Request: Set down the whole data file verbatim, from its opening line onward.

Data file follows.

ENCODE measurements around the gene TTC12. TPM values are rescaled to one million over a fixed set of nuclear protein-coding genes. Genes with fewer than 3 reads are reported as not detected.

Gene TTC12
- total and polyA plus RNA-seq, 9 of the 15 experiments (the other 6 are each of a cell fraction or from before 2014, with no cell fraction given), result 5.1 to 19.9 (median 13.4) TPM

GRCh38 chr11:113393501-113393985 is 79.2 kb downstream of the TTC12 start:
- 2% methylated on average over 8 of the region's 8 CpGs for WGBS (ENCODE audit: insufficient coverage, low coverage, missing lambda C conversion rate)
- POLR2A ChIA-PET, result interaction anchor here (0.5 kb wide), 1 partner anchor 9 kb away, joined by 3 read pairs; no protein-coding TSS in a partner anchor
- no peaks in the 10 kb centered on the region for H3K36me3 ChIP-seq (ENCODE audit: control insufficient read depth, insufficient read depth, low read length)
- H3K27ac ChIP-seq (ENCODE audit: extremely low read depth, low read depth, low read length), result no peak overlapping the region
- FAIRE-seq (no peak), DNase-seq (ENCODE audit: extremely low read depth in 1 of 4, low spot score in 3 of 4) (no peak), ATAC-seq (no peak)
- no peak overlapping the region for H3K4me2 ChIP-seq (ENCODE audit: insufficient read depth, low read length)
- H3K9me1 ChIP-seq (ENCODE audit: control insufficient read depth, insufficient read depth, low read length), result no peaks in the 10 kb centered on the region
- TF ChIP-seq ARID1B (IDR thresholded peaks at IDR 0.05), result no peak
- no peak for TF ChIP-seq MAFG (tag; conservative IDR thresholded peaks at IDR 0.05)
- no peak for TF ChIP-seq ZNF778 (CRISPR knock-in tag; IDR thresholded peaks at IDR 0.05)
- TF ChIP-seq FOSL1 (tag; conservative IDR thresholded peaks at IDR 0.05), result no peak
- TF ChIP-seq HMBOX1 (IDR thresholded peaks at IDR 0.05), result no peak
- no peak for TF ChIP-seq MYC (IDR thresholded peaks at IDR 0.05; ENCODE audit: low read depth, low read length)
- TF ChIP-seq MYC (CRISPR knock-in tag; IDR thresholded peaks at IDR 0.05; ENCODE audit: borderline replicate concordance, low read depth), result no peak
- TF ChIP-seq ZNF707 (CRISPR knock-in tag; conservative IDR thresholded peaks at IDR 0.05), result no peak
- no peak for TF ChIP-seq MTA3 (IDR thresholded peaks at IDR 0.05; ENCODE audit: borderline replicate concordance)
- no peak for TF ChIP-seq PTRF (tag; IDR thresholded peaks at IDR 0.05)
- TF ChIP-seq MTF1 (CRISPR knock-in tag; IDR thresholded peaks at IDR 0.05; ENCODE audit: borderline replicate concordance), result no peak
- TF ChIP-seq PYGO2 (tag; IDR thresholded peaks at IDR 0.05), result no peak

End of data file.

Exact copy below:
ENCODE measurements around the gene TTC12. TPM values are rescaled to one million over a fixed set of nuclear protein-coding genes. Genes with fewer than 3 reads are reported as not detected.

Gene TTC12
- total and polyA plus RNA-seq, 9 of the 15 experiments (the other 6 are each of a cell fraction or from before 2014, with no cell fraction given), result 5.1 to 19.9 (median 13.4) TPM

GRCh38 chr11:113393501-113393985 is 79.2 kb downstream of the TTC12 start:
- 2% methylated on average over 8 of the region's 8 CpGs for WGBS (ENCODE audit: insufficient coverage, low coverage, missing lambda C conversion rate)
- POLR2A ChIA-PET, result interaction anchor here (0.5 kb wide), 1 partner anchor 9 kb away, joined by 3 read pairs; no protein-coding TSS in a partner anchor
- no peaks in the 10 kb centered on the region for H3K36me3 ChIP-seq (ENCODE audit: control insufficient read depth, insufficient read depth, low read length)
- H3K27ac ChIP-seq (ENCODE audit: extremely low read depth, low read depth, low read length), result no peak overlapping the region
- FAIRE-seq (no peak), DNase-seq (ENCODE audit: extremely low read depth in 1 of 4, low spot score in 3 of 4) (no peak), ATAC-seq (no peak)
- no peak overlapping the region for H3K4me2 ChIP-seq (ENCODE audit: insufficient read depth, low read length)
- H3K9me1 ChIP-seq (ENCODE audit: control insufficient read depth, insufficient read depth, low read length), result no peaks in the 10 kb centered on the region
- TF ChIP-seq ARID1B (IDR thresholded peaks at IDR 0.05), result no peak
- no peak for TF ChIP-seq MAFG (tag; conservative IDR thresholded peaks at IDR 0.05)
- no peak for TF ChIP-seq ZNF778 (CRISPR knock-in tag; IDR thresholded peaks at IDR 0.05)
- TF ChIP-seq FOSL1 (tag; conservative IDR thresholded peaks at IDR 0.05), result no peak
- TF ChIP-seq HMBOX1 (IDR thresholded peaks at IDR 0.05), result no peak
- no peak for TF ChIP-seq MYC (IDR thresholded peaks at IDR 0.05; ENCODE audit: low read depth, low read length)
- TF ChIP-seq MYC (CRISPR knock-in tag; IDR thresholded peaks at IDR 0.05; ENCODE audit: borderline replicate concordance, low read depth), result no peak
- TF ChIP-seq ZNF707 (CRISPR knock-in tag; conservative IDR thresholded peaks at IDR 0.05), result no peak
- no peak for TF ChIP-seq MTA3 (IDR thresholded peaks at IDR 0.05; ENCODE audit: borderline replicate concordance)
- no peak for TF ChIP-seq PTRF (tag; IDR thresholded peaks at IDR 0.05)
- TF ChIP-seq MTF1 (CRISPR knock-in tag; IDR thresholded peaks at IDR 0.05; ENCODE audit: borderline replicate concordance), result no peak
- TF ChIP-seq PYGO2 (tag; IDR thresholded peaks at IDR 0.05), result no peak